In an interview with Cypriot lawyer Zacharias Poutziouris about his experience of practicing law in a globalised world, prejudices, and Cypriot cultural customs, from Josefine Antonia Schulte, Law student from Berlin, Germany
The project ABOWI- “Across Borders With Information” aims to interview lawyers from 197 countries around the world. Legal education, legal decisions, and laws – what unites lawyers worldwide? Does digitalisation influence the legal profession? How is the digitisation of the legal profession developing in comparison to Europe, America, China, or Africa? Thanks to the Internet, we can travel virtually to every country. ABOWI – “Across Borders With Information” – travels through the internet and interviews people who are willing to share their experiences, visions, and knowledge.
Finding answers to absurd laws, for example in Cyprus: Eating a snack while driving a car is illegal? Or anyone who brings a poppy seed roll to Dubai is liable to prosecution. ABOWI asks!
The beginning: establishing initial contact
Starting with the whole interviews I decided to go backward starting at Z and not A and working my way through the states of our world. In German, Cyprus is called „Zypern“ and so on the last on alphabetic order and I made my choice. It took me a couple of days to get in touch with a Cypriot lawyer bouncing off at the secretary and so I kept calling lawyers‘ offices from my list of suggestions.
On the third day, I called the Poutziouris law firm (PLF) and to my luck, the secretary put me directly through to Zacharias Poutziouris (my interview partner).
The Poutziouris law firm is an office based in Larnaca Cyprus on the Greek side of the island and was founded by Zacharias Poutziouris father Christos Poutziouris, who is a full member of the Cypriot Bar Association since 1986. PLF is amongst others specialised in advising international clients in legal matters like corporate or administrative services. Therefore Zacharias Poutziouris seemed like an ideal interview partner and able to answer some questions regarding globalisation, language, and Cyprus as the believed tax haven.
JAS: Please introduce yourself shortly in terms of name, age, origin, and how long you have been practicing the profession of law?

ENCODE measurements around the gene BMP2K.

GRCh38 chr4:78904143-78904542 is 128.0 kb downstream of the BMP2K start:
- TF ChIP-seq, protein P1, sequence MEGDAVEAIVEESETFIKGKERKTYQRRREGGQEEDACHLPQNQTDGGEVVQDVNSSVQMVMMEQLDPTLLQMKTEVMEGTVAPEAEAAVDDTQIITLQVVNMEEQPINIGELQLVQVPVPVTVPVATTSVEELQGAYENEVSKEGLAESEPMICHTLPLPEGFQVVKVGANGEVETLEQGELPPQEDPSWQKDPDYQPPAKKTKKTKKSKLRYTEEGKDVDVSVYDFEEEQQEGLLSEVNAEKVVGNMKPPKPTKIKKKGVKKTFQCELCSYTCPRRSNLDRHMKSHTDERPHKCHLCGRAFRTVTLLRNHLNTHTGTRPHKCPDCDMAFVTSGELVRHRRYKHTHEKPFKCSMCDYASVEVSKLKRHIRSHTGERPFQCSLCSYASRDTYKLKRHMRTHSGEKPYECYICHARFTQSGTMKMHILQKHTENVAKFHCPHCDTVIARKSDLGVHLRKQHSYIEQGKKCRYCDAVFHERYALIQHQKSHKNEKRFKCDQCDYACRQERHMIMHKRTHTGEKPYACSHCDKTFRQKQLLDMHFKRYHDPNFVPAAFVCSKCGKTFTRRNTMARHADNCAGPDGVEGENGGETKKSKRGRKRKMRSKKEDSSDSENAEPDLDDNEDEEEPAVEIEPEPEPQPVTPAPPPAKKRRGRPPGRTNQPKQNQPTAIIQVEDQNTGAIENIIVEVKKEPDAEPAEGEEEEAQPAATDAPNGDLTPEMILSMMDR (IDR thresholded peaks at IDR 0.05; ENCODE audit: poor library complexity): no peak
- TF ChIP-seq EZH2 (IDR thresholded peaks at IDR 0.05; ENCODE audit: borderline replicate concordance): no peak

Z. Poutziouris: My name is Zacharias Poutziouris, I am 33 years old and I am from Cyprus, however, I was born and raised in the United Kingdom, I have been a fully qualified lawyer in Cyprus since 2015.
1. JAS: What made you become a lawyer in the first place or might has your country of living something to do with it?
Z. Poutziouris: Becoming a lawyer was a logical decision as my father is a lawyer also. If I lived in the UK and my father had a different profession maybe I would have followed another career path.
2. JAS: What is your expertise?
Z. Poutziouris: Lawyers in Cyprus do not specialise we are expected to be competent in all areas of Law. However, my main area of practice is Commercial law and Inheritance Law.
3. JAS: How is the social recognition of a career in law in Cyprus? (E.g., in Germany the societal recognition is quite high especially for people without any contact points with lawyers. There is certainly a stereotype of the superior and rich lawyer.)
Z. Poutziouris: Cyprus is a small country. There are roughly 1 million inhabitants and about 4000 registered lawyers. So the chances are that you either know a lawyer or know someone who knows a lawyer. Overall I would say that there is still an element of prestige associated with the legal profession in Cyprus. It’s worth mentioning that the President of Cyprus is a lawyer and so are the majority of Ministers and elected officials. People’s opinions of lawyers vary depending on their experience them so it is not uncommon to hear negative comments about lawyers also.
4. JAS: What is the societal sense of justice in Cyprus?
Z. Poutziouris: Cyprus has been the centre of much attention in recent years due to the financial crisis in 2013 and allegations of money laundering. More recently the Cyprus Papers were released which was an undercover report relating to the sale of European Citizenship via Cyprus. Due to these issues and the lack of accountability of public officials the societal sense of justice is low in Cyprus which is compounded by the fact that the system of justice is very slow. E.g., it can take up to 5 years for a claim to be heard in Court.
5. JAS: What challenges as a lawyer are you facing on a day-to-day basis?
Z. Poutziouris: As mentioned above it can take a very long time for a claim to be heard which is very frustrating. Thankfully the Justice System is being reformed and e-justice is slowly being implemented which should help solve this problem.
6. JAS: You are a lawyer in Cyprus but at the same time you live in a globalised world. But how is the cooperation with lawyers and clients outside of Cyprus?
Z. Poutziouris: Generally speaking, my cooperation with other lawyers and clients around the world is very good. By utilising internet-based applications and my international background and experience, it is easy to communicate with them and facilitate good cooperation.
7. JAS: During my research, I saw that you studied in Wales. How does that influence your work as a lawyer?
Z. Poutziouris: My degree was obtained through the University of Wales however I actually studied in Cyprus (distance learning). It is not uncommon for British universities to offer their degrees in Cyprus due to the demand for British law degrees in Cyprus.